Send to

Choose Destination
See comment in PubMed Commons below
Proc Natl Acad Sci U S A. 1981 Dec;78(12):7773-7.

Identification of a variant of mucolipidosis III (pseudo-Hurler polydystrophy): a catalytically active N-acetylglucosaminylphosphotransferase that fails to phosphorylate lysosomal enzymes.


Fibroblasts from patients with I-cell disease (mucolipidosis II) or with pseudo Hurler polydystrophy (mucolipidosis III) are markedly deficient in UDP-N-acetylglucosamine:lysosomal enzyme N-acetylglucosamine-1-phosphotransferase. As a consequence, the common phosphomannosyl recognition marker of acid hydrolases is not regenerated, and these enzymes are not targeted to lysosomes. We have developed a sensitive assay for the transferase that uses alpha-methyl mannoside as an acceptor, and this has allowed us to distinguish between fibroblasts from these two types of patients. The enzyme activity is less in the former than in the latter (less than 0.4-2.0 pmol/mg per hr vs 2.9-39.4). This may provide an explanation for the difference in clinical severity between the two syndromes, However, in two siblings with pseudo Hurler polydystrophy (GM 3392), the enzyme activity was normal when assayed by using alpha-methyl mannoside as acceptor whereas it was low when assayed with endogenous glycoprotein acceptors or with human placental beta-hexosaminidase A. The apparent Km values of the mutant enzyme toward alpha-methyl mannoside, high-mannose oligosaccharides, and UDP-GlcNAc were not different from those of the normal enzyme. Mixing experiments demonstrated that the mutant fibroblasts contained endogenous acceptors and were free of inhibitors. We conclude that the N-acetylglucosaminylphosphotransferase in the mutant fibroblasts has normal catalytic activity but is defective in the ability to recognize lysosomal enzymes as specific substrates for phosphorylation. This variant form of pseudo Hurler polydystrophy demonstrates the biological importance of this recognition mechanism in the generation of the phosphomannosyl marker.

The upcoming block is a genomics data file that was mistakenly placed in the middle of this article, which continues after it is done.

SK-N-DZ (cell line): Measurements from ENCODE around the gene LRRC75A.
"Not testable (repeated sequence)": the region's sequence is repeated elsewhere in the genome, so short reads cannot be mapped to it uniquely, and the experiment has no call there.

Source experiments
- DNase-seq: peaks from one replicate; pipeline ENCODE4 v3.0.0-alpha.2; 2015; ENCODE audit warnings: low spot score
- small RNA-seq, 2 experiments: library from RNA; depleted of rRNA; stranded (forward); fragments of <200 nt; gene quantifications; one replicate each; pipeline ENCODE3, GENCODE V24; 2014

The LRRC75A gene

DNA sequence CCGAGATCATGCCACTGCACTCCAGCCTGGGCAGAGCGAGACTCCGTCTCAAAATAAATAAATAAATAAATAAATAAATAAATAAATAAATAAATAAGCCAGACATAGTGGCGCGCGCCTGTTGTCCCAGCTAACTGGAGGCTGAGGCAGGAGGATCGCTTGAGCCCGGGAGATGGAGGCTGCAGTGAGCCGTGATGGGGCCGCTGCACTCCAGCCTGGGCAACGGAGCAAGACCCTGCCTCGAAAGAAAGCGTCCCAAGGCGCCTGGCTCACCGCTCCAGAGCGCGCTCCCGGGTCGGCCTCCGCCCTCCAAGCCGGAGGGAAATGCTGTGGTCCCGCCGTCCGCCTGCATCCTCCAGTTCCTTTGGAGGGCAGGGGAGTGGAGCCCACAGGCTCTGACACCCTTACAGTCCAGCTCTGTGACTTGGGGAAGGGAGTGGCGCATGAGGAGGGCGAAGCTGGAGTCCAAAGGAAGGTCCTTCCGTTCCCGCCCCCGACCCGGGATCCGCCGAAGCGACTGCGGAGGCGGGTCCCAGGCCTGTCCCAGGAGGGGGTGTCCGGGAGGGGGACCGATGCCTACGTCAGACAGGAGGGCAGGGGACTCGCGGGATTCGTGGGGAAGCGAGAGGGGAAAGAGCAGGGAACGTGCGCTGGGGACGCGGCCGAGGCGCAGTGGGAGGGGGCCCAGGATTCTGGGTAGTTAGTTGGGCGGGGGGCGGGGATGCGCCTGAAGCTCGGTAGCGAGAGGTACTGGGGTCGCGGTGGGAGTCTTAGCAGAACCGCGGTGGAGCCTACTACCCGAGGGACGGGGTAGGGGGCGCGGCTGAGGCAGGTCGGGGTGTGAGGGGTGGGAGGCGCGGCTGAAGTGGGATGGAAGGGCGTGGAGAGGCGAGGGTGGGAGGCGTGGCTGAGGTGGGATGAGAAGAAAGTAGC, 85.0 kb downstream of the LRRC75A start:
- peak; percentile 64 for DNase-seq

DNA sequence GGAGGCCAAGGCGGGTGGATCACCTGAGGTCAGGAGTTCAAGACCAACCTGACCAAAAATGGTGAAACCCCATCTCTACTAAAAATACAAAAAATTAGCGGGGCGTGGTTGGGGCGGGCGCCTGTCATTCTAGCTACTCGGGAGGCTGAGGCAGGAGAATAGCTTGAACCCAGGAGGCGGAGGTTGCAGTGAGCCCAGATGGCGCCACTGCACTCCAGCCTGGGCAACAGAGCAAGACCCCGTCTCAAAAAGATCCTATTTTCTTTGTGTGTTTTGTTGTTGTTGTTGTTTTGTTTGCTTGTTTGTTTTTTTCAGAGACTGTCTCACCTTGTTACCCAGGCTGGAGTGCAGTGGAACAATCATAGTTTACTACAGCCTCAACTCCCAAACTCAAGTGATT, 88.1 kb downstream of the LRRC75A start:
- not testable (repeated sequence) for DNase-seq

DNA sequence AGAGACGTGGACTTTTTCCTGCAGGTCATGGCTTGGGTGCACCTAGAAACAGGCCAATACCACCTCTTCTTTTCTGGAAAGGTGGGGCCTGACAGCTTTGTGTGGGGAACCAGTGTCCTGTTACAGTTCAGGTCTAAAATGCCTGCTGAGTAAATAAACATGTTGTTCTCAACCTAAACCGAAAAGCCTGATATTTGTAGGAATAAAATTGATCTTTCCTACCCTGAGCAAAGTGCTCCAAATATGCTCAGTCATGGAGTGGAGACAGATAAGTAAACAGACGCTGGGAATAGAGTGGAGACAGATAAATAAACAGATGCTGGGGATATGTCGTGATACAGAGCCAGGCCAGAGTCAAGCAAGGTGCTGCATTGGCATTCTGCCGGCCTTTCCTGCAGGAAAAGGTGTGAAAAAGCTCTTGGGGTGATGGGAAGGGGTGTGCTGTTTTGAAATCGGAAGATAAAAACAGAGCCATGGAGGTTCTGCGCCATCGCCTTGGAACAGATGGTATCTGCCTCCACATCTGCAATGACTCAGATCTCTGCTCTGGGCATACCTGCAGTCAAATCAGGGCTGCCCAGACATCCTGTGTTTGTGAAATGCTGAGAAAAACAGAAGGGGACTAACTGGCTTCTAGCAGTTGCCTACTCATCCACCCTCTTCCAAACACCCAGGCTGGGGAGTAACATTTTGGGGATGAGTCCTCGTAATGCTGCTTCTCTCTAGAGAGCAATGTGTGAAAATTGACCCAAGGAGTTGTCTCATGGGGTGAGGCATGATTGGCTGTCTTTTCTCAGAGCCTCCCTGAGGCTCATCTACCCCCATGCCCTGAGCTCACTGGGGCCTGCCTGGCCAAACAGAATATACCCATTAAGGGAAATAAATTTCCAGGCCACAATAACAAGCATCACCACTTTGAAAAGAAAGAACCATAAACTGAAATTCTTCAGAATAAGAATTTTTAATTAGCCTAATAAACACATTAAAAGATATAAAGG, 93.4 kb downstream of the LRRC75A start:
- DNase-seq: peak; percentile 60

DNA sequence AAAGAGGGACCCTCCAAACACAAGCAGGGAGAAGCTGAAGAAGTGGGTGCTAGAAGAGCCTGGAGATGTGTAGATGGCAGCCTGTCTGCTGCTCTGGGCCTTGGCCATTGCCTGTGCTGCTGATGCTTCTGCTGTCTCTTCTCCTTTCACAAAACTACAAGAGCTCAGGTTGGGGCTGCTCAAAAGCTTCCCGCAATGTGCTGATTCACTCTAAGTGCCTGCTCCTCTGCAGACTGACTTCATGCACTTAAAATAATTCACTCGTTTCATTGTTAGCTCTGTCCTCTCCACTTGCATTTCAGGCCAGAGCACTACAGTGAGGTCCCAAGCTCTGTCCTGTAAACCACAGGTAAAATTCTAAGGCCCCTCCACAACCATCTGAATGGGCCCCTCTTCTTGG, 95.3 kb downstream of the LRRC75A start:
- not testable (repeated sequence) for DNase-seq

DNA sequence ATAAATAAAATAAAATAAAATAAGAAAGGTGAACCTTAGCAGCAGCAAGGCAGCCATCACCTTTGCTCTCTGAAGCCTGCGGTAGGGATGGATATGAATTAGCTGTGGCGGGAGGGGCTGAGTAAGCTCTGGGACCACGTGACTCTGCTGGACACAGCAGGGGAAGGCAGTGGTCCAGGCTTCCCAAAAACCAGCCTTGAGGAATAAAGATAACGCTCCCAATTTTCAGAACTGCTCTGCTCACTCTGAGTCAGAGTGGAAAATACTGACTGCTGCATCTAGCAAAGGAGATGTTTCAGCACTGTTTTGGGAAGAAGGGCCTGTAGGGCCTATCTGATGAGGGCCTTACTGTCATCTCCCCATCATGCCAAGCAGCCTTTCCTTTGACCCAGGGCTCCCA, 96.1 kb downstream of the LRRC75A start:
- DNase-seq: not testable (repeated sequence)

[Indexed for MEDLINE]
Free PMC Article
PubMed Commons home

PubMed Commons


    Supplemental Content

    Full text links

    Icon for PubMed Central
    Loading ...
    Support Center